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What Is the Average Wage or Salary for a Lawyer?

by Beth Greenwood, studioD

The legal profession is sometimes seen as an occupation in which salaries are well above the norm. Lawyers may work in private practice and take a percentage of an award for cases such as personal injury lawsuits, but in many firms, each lawyer is actually paid a salary. Compensation may vary according to the size of the firm, the lawyer’s experience, the legal specialty, industry or work setting.

About the Work

Lawyers provide advice on legal issues to individuals, corporations and government entities. They may also work in criminal or civil law, where they defend clients or prosecute cases. A lawyer spends a minimum of seven years in school -- four years for a bachelor’s degree and three years in law school -- and must then pass the bar to obtain a license to practice. Continuing education is usually required to maintain licensure. Many lawyers specialize in areas such as tax law, intellectual property, family law, estate management or securities law, according to the U.S. Bureau of Labor Statistics (BLS).

Starting Salaries

The National Association for Law Placement (NALP) reports that the median starting salary in 2012 was $70,750 -- or $34.01 an hour -- in firms of two to 25 lawyers. Median salaries were $145,000, or $69.71 an hour, at firms of 700 or more lawyers. Medium-sized to larger firms of 51 to 100 and 251 to 500 lawyers reported median first-year associate salaries of $100,000 -- $48.08 an hour -- to $145,000, respectively. In some markets -- such as the large cities of Chicago, New York, Washington, D.C., and Los Angeles -- starting salaries at the largest firms could be as much as $160,000, an hourly wage of $79.92. Lawyers with six years of experience earned a median salary of $169,100 in 2012 -- $81.30 an hour, according to NALP.

Industry and Work Setting

The average annual salary for a lawyer in 2012 was $130,880, an hourly wage of $62.93, according to the BLS. Salaries varied considerably according to work setting or industry, however. Lawyers who worked for state governments earned an average of $82,750, or $39.78 an hour, while those who worked for local governments earned $94,310 and those who worked for the federal government earned $130,710, with hourly salaries of $45.34 and $62.84, respectively. Lawyers in private practice, which the BLS calls "legal services," earned $137,180 -- $65.95 an hour. Management of companies and enterprises provided an average annual wage of $163,510 at an hourly wage of $65.95. Although only a small number of lawyers worked in the field, physicians’ offices were the top-paying work setting, with an average annual salary of $241,870 and an hourly wage of $116.28.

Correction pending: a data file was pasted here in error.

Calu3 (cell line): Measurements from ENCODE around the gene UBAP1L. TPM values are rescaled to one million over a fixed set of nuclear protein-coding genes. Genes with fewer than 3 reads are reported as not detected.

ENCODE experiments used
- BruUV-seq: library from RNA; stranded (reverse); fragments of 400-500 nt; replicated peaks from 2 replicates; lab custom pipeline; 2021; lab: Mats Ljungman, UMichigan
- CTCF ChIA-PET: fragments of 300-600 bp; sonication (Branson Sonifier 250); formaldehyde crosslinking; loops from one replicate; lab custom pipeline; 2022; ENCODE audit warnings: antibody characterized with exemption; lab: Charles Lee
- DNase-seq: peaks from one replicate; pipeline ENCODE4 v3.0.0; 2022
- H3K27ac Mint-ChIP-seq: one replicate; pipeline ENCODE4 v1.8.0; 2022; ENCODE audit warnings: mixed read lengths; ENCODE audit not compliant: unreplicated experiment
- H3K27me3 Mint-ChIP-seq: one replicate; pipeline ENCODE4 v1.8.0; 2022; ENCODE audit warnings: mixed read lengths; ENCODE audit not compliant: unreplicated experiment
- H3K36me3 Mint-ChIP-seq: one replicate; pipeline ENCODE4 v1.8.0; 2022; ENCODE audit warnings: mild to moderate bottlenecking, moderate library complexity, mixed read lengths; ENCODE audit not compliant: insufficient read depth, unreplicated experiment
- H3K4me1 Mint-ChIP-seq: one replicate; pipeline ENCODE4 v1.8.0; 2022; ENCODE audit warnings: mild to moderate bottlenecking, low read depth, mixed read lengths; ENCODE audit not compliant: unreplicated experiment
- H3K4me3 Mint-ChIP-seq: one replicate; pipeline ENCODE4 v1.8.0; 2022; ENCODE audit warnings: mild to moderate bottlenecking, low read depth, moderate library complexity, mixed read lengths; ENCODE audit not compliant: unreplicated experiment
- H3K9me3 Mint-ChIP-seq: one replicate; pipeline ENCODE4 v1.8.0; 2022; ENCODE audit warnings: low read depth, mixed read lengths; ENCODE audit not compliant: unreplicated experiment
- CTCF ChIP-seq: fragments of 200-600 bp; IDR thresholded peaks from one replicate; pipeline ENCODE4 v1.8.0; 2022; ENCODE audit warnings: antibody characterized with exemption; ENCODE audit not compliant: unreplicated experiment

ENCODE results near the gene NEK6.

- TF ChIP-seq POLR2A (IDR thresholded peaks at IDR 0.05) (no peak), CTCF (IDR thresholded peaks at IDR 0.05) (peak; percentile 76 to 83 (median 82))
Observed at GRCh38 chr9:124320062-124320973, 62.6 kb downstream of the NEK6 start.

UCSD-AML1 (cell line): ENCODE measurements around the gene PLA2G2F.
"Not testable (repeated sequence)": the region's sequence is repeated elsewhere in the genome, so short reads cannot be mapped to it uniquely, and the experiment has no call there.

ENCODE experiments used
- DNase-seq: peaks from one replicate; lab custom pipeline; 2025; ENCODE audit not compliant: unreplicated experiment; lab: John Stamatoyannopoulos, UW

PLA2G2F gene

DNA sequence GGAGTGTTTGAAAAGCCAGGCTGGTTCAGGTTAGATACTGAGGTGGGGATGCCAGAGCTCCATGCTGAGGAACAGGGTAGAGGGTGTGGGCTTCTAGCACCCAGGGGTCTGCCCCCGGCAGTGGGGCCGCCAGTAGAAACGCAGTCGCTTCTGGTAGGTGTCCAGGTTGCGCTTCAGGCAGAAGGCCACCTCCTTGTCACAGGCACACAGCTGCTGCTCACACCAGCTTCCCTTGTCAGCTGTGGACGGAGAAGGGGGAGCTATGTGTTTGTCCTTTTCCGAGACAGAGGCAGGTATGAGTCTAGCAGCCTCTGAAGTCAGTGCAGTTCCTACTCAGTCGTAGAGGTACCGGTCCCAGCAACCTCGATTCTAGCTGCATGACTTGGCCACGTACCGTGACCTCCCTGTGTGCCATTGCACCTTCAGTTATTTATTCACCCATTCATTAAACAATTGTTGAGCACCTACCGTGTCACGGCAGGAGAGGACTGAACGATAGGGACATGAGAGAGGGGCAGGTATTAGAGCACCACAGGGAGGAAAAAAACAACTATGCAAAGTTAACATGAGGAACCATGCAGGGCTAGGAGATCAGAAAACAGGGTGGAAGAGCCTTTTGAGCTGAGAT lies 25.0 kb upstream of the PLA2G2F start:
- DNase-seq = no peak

Geography Makes a Difference

In common with many other occupations, geographic location has a significant influence on lawyers’ salaries. Montana was the lowest-paying state for lawyers, with an average annual wage of $74,130 and an hourly wage of $35.64. Connecticut lawyers earned $143,410, or $68.95 an hour. New York lawyers earned $151,850, and Delaware lawyers earned $152,580, for hourly wages of $73.01 and $73.36, respectively. Lawyers in California, the only western state in the top five, earned $153,480, an hourly wage of $73.79. The District of Colombia topped the list, with an average annual salary of $165,590 and an hourly wage of $79.61. However, the California area of San Jose-Sunnyvale-Santa Clara was the top-paying metropolitan location at $184,770, an hourly wage of $88.83.

Job Outlook

Job opportunities for lawyers are not expected to grow very fast for the foreseeable future, according to the BLS. Although average job growth for all occupations is projected at 14 percent through 2020, jobs for lawyers are only expected to grow 10 percent. Jobs previously handled by lawyers are now often outsourced to accounting firms or assigned to paralegals. Competition for jobs will be strong, and new graduates may need to take short-term work to gain experience or find a job at all. Relocation may offer opportunities, but the lawyer will have to pass a second bar exam in the new state.

About the Author

Beth Greenwood is an RN and has been a writer since 2010. She specializes in medical and health topics, as well as career articles about health care professions. Greenwood holds an Associate of Science in nursing from Shasta College.

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